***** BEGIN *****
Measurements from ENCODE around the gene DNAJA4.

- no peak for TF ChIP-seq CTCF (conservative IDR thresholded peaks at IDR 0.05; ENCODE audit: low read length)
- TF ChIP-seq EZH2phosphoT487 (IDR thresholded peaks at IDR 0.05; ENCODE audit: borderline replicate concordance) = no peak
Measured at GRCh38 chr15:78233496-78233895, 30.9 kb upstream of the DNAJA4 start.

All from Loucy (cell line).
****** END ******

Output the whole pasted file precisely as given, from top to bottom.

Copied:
Measurements from ENCODE around the gene DNAJA4.

- no peak for TF ChIP-seq CTCF (conservative IDR thresholded peaks at IDR 0.05; ENCODE audit: low read length)
- TF ChIP-seq EZH2phosphoT487 (IDR thresholded peaks at IDR 0.05; ENCODE audit: borderline replicate concordance) = no peak
Measured at GRCh38 chr15:78233496-78233895, 30.9 kb upstream of the DNAJA4 start.

All from Loucy (cell line).